A multi-channel approach to extension reaps greater benefits for smallholder farmers fighting the fall armyworm pest in Eastern Rwanda according to new CABI-led research published in the journal Food and Energy Security.
The study, which was led by Dr Justice Tambo and included colleagues from CABI’s regional centre for Africa in Nairobi, Kenya, as well as the Rwanda Agriculture and Animal Resources Development Board (RAB), surveyed 720 smallholder and found maize yield increases between 10% to 34% depending on the channel.
Dr Tambo and the team found that exposure to a combined mass extension campaign consisting of plant health rallies, radio dramas and SMS all contributed to better identification of fall armyworm (Spodoptera frugiperda) as well as more environmentally-friendly ways of managing the pest.
The findings suggest that while there is a growing popularity in the use of digital extension approaches to deliver timely information to farmers in a cost-effective manner, much greater gains can be achieved if they are combined with other low-cost face-to-face extension methods, such as plant health rallies.
A study by Rwomushana et al. (2018) has shown that if not well managed, the fall armyworm has the potential to cause annual maize production losses of up to 17.70 million tonnes (equivalent to USD $4.66 billion) in 12 maize-producing African countries alone.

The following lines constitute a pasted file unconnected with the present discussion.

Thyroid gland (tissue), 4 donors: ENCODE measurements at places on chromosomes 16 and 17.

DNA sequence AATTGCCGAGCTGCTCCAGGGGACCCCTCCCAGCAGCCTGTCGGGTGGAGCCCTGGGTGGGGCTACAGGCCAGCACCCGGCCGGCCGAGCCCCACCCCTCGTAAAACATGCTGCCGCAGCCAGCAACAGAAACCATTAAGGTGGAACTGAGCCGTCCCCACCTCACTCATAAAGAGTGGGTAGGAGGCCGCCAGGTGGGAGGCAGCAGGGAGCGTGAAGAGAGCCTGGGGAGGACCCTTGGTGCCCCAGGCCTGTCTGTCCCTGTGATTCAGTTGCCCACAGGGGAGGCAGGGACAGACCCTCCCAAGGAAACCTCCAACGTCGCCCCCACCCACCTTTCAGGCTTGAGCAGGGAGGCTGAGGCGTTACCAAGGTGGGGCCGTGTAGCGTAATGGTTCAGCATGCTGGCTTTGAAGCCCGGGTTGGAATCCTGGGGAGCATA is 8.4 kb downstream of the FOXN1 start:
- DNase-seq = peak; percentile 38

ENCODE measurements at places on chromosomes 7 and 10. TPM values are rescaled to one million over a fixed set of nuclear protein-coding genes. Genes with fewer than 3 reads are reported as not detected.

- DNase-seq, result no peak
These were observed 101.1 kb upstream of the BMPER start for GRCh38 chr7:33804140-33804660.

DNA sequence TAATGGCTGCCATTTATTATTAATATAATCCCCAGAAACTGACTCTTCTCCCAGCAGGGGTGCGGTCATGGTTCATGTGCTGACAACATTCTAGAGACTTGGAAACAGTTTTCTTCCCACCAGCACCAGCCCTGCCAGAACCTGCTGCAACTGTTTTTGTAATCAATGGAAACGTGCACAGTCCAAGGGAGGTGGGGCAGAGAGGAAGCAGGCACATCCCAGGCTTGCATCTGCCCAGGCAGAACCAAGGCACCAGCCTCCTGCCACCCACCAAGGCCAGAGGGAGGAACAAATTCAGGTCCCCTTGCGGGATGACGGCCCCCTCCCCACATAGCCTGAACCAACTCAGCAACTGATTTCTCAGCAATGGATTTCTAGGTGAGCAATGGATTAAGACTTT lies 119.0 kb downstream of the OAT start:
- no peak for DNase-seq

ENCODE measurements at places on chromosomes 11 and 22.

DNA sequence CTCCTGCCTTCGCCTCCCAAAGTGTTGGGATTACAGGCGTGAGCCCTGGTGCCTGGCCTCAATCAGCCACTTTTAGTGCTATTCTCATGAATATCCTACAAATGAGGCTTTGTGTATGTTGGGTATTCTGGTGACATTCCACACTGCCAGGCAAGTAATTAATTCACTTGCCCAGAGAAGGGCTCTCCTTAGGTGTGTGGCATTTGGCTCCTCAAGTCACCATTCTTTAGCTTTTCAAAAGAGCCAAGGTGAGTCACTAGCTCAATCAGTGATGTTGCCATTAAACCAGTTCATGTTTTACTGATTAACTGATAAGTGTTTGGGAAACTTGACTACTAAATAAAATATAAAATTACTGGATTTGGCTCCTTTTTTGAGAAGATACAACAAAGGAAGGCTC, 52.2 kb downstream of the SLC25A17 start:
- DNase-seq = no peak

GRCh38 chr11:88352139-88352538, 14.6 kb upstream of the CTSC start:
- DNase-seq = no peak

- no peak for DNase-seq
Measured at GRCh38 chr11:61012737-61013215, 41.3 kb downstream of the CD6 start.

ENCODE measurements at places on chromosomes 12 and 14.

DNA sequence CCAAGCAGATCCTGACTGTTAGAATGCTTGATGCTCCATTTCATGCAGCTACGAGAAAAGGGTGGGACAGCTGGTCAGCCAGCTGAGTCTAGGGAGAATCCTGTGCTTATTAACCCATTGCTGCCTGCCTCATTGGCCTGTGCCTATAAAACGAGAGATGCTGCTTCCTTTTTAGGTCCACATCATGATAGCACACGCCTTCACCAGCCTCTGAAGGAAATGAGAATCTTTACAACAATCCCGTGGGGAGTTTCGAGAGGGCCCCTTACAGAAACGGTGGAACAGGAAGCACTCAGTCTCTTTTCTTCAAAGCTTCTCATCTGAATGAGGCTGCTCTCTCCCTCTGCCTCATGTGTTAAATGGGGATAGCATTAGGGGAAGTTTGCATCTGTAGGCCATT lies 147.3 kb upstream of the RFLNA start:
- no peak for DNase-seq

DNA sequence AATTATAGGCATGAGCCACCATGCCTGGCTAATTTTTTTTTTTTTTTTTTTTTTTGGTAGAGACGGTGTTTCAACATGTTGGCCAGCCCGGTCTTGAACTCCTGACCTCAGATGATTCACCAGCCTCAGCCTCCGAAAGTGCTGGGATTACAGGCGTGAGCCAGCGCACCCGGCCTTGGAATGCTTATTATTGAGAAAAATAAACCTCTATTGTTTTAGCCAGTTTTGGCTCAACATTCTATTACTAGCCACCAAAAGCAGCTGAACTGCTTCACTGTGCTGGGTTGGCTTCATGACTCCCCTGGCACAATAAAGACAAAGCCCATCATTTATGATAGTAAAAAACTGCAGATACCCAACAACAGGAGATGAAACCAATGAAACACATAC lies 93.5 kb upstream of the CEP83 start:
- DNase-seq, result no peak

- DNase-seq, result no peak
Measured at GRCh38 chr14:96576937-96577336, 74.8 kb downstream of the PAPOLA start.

In Rwanda, fall armyworm was first reported in Nyamagabe district in February 2017, and within 2 months, its presence was recorded in all of the country’s 30 districts. It is causing severe damage to maize crops, resulting in economic losses, worsened food security and intensive pesticide usage among smallholder maize farmers.
Dr Tambo said, “We examined the effectiveness of three complementary mass-extension channels in enhancing farmers’ knowledge and management of fall armyworm (FAW), an invasive pest that is causing substantial damage to maize production in several countries across Africa, Asia and Oceania. We also assessed the effects of the information channels on maize productivity.
“Our findings suggest that exposure to the campaign channels is associated with increased knowledge outcomes, including knowledge of the correct identification of FAW, the use of cultural practices as the first resort to FAW management, timely planting to limit infestation and timely spraying for effective control of the pest.
“However, the positive effects of the campaign are statistically significant only when the field-based extension method is combined with digital extension approaches. Moreover, we found that the effects are greater for households that were exposed to all the three channels, suggesting complementary effects of the channels.”
Dr Tambo added that the results showed, for instance, that receiving FAW messages through any of the channels is correlated with in a 7 percentage point increase in farmers’ level of knowledge on fall armyworm. But the knowledge gain could increase to up to 23 percentage points when the information is received through all the three channels under study.
“Households exposed to the information channels were significantly more likely to regularly monitor their maize fields for fall armyworm, and adopt cultural, chemical, mechanical measures for fall armyworm control than those who did not receive the fall armyworm information.” Dr Tambo said. “The impact estimates are less pronounced for chemical control than for other management practices, implying that the campaign is associated with the use of more environmentally friendly approaches to fall armyworm management.”
The scientists, in conclusion, say that future research could concentrate more on the intensity of exposure to the information channels as well as using experimental designs to test the findings of the current study.